In the face of these anomalies we need to do two things. We need to assess the client and we need to educate the client. Yes, first we need to go through the planning process to identify the client’s goals, and then we need to identify a portfolio (or series of them) that will maximize the likelihood of achieving those goals with the least risk. But that’s only half the battle.
We also need to know if the client can live with the portfolio that is best suited to get them to their goals. Advisors make this kind of assessment using various methods ranging from a gut-feeling, seat-of-the-pants approach to the use of risk-tolerance questionnaires that purport to precisely measure the client’s ability to stomach risk. All of them have their weaknesses.
The good news is that new tools are emerging that have more scientific underpinnings than most of the existing options. More good news is that client-assessment tools are still only truly useful in the hands of skilled advisors. There is still no such thing as a standalone profiling tool that can, by itself, assess a client’s ability to weather stormy markets.
Advisors must also have a strategy to deal with clients who are constitutionally unable to live with the portfolio that is best suited to help them reach their goals. One such strategy is education. That is, teaching the client to live with the volatility that is going to be necessary if they are to reach their goals. If soldiers can be trained to function effectively on a battlefield with bullets whizzing overhead, and baseball players can learn to stand in against a 100-mph fastball, clients can increase their tolerance for volatility. But not without your help.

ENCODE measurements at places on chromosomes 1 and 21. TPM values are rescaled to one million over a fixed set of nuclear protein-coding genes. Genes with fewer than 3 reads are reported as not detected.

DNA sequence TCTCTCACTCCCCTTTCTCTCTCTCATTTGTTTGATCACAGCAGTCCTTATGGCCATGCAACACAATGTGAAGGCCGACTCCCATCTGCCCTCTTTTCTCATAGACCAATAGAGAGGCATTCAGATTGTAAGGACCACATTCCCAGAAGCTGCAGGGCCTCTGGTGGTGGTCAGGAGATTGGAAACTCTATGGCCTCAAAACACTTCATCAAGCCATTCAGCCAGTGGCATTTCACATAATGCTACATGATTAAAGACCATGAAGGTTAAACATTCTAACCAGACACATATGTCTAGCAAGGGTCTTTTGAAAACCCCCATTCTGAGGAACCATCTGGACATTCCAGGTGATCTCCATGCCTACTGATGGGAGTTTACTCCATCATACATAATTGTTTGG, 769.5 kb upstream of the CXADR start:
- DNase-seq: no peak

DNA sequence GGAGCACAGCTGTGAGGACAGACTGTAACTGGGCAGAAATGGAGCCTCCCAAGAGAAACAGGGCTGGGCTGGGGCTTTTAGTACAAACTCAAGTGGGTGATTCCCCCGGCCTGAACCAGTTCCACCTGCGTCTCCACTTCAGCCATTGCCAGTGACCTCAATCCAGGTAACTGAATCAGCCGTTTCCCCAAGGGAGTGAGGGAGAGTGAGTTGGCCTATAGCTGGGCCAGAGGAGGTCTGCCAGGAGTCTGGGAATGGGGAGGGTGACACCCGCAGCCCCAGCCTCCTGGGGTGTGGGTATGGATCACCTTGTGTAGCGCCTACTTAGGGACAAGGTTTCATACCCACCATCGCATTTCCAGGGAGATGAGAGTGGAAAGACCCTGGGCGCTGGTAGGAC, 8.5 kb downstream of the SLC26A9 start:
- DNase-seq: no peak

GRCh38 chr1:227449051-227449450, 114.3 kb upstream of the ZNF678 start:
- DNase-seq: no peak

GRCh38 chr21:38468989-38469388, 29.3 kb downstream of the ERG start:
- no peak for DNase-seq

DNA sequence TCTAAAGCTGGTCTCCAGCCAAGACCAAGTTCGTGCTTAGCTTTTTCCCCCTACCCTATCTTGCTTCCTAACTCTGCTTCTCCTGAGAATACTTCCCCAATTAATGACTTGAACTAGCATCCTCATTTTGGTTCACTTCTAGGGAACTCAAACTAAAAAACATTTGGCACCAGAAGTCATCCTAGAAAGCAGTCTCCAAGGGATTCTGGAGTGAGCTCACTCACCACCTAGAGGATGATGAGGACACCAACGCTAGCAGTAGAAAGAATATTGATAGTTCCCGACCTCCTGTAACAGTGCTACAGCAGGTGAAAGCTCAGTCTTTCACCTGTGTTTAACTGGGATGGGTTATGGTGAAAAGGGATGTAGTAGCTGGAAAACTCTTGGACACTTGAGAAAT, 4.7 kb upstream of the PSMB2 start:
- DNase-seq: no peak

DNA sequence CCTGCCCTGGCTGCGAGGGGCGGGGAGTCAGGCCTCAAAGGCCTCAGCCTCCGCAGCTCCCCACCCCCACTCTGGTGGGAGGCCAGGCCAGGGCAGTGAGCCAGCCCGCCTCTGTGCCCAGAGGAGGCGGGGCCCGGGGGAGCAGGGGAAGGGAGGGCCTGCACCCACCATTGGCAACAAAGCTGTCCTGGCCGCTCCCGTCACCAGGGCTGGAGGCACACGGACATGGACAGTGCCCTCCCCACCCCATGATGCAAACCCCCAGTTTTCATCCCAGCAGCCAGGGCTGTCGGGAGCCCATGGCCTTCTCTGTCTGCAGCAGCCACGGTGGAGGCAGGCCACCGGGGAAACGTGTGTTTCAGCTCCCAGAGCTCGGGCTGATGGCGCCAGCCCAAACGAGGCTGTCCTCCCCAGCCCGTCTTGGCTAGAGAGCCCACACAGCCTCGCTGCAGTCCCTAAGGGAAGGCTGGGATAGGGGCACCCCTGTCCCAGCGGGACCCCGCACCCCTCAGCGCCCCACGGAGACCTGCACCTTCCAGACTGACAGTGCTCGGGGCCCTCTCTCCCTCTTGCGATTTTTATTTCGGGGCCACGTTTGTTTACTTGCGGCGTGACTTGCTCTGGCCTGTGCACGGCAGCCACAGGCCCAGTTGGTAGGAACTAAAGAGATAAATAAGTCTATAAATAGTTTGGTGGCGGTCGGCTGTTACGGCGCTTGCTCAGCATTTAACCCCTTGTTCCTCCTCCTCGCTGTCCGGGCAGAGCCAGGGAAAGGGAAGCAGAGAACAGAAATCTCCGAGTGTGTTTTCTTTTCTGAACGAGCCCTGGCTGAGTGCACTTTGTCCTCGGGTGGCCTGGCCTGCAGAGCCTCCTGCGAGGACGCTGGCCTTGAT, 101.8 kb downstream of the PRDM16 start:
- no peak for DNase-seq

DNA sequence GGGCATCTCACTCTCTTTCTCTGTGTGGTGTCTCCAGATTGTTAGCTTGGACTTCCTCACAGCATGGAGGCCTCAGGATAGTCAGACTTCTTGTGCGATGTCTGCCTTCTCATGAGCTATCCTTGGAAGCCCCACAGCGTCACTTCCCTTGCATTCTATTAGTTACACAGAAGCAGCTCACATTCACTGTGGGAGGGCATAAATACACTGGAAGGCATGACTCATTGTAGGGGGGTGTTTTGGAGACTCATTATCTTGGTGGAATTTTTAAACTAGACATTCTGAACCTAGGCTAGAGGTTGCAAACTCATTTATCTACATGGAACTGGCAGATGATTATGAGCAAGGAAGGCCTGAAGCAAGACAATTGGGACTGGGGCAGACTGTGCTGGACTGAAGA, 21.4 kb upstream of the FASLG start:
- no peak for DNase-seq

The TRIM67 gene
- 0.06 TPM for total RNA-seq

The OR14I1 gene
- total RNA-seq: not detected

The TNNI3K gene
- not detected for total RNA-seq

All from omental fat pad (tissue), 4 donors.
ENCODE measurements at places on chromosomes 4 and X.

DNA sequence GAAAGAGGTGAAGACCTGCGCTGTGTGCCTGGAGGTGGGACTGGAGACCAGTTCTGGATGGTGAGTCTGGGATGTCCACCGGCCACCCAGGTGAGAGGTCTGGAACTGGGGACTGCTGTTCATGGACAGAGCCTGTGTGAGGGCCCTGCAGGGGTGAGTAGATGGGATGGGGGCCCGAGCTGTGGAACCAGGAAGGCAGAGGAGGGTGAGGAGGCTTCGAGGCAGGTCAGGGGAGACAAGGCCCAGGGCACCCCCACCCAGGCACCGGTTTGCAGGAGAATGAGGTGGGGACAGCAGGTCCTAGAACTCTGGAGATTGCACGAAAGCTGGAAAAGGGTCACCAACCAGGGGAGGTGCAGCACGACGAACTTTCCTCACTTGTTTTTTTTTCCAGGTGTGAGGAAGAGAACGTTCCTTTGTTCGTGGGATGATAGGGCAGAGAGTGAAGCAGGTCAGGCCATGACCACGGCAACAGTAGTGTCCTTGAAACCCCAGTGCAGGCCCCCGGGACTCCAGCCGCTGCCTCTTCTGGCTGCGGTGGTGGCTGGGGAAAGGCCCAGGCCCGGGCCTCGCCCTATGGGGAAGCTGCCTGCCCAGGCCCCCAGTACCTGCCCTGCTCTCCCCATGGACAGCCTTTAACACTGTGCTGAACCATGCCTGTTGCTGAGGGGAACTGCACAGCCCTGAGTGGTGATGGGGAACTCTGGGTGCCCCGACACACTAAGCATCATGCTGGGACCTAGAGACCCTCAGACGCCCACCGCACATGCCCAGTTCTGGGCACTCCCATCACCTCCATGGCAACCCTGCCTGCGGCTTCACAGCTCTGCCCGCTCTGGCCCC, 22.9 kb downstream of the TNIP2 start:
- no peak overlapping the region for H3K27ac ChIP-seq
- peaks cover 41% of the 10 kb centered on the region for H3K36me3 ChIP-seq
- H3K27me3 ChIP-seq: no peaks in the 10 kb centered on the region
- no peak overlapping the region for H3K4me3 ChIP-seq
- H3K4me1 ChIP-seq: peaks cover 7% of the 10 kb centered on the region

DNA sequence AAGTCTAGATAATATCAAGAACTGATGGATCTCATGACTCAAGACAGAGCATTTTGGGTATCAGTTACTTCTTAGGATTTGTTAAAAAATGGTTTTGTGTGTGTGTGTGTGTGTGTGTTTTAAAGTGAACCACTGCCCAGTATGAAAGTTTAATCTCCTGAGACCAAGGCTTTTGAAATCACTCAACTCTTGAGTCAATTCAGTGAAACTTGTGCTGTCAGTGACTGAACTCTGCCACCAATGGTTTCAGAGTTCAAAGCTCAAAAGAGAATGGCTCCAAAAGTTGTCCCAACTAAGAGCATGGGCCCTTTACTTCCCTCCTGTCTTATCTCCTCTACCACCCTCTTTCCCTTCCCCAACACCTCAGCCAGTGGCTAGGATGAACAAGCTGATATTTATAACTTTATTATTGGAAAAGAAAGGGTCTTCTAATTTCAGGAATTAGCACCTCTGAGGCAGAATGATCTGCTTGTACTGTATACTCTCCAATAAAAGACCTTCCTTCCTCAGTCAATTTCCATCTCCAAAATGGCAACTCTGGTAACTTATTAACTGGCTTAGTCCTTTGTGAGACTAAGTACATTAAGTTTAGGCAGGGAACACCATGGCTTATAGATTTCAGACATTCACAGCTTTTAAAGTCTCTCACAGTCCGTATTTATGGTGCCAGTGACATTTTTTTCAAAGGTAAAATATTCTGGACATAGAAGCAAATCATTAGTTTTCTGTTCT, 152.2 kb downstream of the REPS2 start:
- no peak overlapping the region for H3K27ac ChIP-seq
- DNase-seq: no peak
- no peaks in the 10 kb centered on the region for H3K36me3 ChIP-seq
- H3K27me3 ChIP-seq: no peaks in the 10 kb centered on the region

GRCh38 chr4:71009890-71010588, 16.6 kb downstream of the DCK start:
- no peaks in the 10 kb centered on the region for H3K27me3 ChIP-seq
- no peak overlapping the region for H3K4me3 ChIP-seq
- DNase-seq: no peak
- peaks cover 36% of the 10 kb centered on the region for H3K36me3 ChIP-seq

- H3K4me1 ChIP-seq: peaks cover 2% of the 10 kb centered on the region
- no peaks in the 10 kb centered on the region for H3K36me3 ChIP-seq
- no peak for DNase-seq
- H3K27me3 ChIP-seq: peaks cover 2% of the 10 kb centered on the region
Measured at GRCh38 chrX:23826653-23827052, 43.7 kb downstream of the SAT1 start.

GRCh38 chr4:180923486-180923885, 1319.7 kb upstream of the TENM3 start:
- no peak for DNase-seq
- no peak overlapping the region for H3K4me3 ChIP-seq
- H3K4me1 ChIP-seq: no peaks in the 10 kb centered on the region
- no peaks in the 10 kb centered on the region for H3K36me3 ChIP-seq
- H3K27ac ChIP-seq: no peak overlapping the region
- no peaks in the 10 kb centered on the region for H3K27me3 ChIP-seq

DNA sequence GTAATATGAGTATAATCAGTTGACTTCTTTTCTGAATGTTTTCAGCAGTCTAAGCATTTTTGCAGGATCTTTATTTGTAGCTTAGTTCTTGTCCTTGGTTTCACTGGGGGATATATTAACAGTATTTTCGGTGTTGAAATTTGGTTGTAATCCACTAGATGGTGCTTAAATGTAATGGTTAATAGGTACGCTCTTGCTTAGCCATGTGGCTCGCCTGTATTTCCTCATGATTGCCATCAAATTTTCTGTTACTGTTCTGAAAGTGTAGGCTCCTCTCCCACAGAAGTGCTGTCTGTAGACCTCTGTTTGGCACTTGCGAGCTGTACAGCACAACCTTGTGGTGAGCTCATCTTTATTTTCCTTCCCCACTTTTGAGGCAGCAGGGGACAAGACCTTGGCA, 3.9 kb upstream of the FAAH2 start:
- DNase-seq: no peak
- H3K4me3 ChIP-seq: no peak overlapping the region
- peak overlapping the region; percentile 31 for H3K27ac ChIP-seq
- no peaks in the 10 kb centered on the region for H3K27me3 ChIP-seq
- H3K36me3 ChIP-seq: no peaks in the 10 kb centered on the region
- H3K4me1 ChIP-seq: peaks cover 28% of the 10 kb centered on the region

Unfortunately, this is another area where good tools seem to be lacking. But this presents advisors who are enterprising enough with an opportunity to differentiate themselves by developing an ongoing program of client education as part of their service offering. Showing a client an Ibbotson chart during the onboarding process and telling them to stay the course once the turbulence hits won’t cut it. You don’t start a soldier’s training on the battlefield, nor do you wait for the game to start to teach a ball player the finer points of hitting a fastball.
You are your client’s best resource for dealing with the difficulties inherent in long-term investing. Make sure your toolbox is full and includes a reliable way of profiling your clients and understanding how they make decisions and deal with risk. Also, make sure you have a program to help them behave in a way that maximizes their chances of successfully getting from point A to point B in the face of the headwinds they will inevitably encounter.